The offspring of Indonesia’s infamous Krakatoa volcano erupted several times on Tuesday, sending massive volcanic ash towers 2,500 meters (8,200 feet) into the sky.
Mount Anak Krakatoa, which means child of Krakatoa, has erupted four times, officials said, with the largest eruption following that sent a plume of smoke and ash 1,500 meters above the crater.
“This is part of an eruptive phase linked to the formation of a new body of the volcano,” Okturi Prambada, an official at the Center for Volcanology and Geological Hazard Mitigation, told AFP.
In 2018, the volcano’s crater partially collapsed when a major eruption sent huge portions of the volcano sliding into the ocean, triggering a tsunami that killed more than 400 people and injured thousands.
There were no immediate reports of injuries or damage on Tuesday.
Prambada said the volcano’s alert status remained at the second-highest level after the series of eruptions, as authorities imposed a five-kilometre (3.1-mile) exclusion zone around the crater.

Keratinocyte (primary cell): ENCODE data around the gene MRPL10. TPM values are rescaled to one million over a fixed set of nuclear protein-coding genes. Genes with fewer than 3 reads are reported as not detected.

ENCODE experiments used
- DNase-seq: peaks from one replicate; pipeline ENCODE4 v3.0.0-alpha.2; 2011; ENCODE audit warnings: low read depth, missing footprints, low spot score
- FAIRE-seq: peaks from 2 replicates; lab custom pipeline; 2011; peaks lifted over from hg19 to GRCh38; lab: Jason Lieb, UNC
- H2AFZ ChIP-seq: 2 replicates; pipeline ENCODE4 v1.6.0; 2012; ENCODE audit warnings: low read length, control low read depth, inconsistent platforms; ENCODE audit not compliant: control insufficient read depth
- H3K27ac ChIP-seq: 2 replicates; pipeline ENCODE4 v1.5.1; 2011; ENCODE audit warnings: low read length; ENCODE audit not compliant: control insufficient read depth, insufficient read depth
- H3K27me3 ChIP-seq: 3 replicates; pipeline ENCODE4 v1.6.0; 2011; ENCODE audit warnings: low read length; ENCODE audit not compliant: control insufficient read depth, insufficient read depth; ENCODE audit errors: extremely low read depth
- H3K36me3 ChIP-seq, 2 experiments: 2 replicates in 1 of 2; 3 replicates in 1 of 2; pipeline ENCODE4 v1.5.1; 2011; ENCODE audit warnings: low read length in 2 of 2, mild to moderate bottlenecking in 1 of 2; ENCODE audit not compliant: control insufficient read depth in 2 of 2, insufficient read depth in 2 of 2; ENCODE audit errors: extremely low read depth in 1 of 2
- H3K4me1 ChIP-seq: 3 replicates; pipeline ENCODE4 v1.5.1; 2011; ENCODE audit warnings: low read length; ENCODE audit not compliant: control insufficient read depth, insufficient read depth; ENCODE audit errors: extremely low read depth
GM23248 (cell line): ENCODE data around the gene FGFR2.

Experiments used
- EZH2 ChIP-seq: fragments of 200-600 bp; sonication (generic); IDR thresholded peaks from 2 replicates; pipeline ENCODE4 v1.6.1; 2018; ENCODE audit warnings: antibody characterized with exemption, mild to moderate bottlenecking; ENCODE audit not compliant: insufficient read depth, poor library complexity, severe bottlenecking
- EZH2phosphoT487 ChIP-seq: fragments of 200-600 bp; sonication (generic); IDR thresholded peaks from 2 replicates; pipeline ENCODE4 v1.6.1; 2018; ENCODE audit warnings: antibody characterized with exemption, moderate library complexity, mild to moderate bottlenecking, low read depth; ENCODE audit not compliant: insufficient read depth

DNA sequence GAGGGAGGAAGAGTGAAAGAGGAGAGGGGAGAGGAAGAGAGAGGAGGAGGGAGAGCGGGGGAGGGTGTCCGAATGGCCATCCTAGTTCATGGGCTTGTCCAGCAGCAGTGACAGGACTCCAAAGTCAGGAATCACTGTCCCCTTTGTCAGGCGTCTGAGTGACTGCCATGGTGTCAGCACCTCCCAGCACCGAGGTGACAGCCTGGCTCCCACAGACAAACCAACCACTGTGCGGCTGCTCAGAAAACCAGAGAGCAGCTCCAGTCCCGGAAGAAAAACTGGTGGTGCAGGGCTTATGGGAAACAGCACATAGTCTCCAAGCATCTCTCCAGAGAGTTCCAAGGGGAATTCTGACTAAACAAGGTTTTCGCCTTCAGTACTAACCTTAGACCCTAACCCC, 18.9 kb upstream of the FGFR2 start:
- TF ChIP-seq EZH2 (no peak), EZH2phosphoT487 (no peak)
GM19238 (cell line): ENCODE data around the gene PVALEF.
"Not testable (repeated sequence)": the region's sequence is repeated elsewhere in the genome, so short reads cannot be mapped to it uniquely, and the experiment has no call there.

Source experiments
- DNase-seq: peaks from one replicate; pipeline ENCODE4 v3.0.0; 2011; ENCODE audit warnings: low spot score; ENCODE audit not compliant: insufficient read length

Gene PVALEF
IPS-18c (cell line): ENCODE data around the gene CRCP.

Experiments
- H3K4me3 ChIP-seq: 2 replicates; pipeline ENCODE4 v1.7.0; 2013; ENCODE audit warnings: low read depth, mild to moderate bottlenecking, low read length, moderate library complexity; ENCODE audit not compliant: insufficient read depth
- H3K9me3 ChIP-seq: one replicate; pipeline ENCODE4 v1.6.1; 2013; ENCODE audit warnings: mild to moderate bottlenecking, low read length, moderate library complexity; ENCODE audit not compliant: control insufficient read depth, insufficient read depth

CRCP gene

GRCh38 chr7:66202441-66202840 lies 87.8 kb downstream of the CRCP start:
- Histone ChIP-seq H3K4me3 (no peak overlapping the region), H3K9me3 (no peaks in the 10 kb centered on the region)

Anak Krakatoa, which lies in a strait separating the islands of Java and Sumatra, has been active intermittently since it emerged from the sea at the beginning of the last century in a caldera that formed after the eruption of Mount Krakatoa in 1883.
It was one of the deadliest and most destructive disasters in history with an estimated 35,000 people killed.
Indonesia, an archipelago country in Southeast Asia, sits on the Pacific Ring of Fire, where the meeting of continental plates causes significant volcanic and seismic activity.
The country has approximately 130 active volcanoes.
© 2023 AFP
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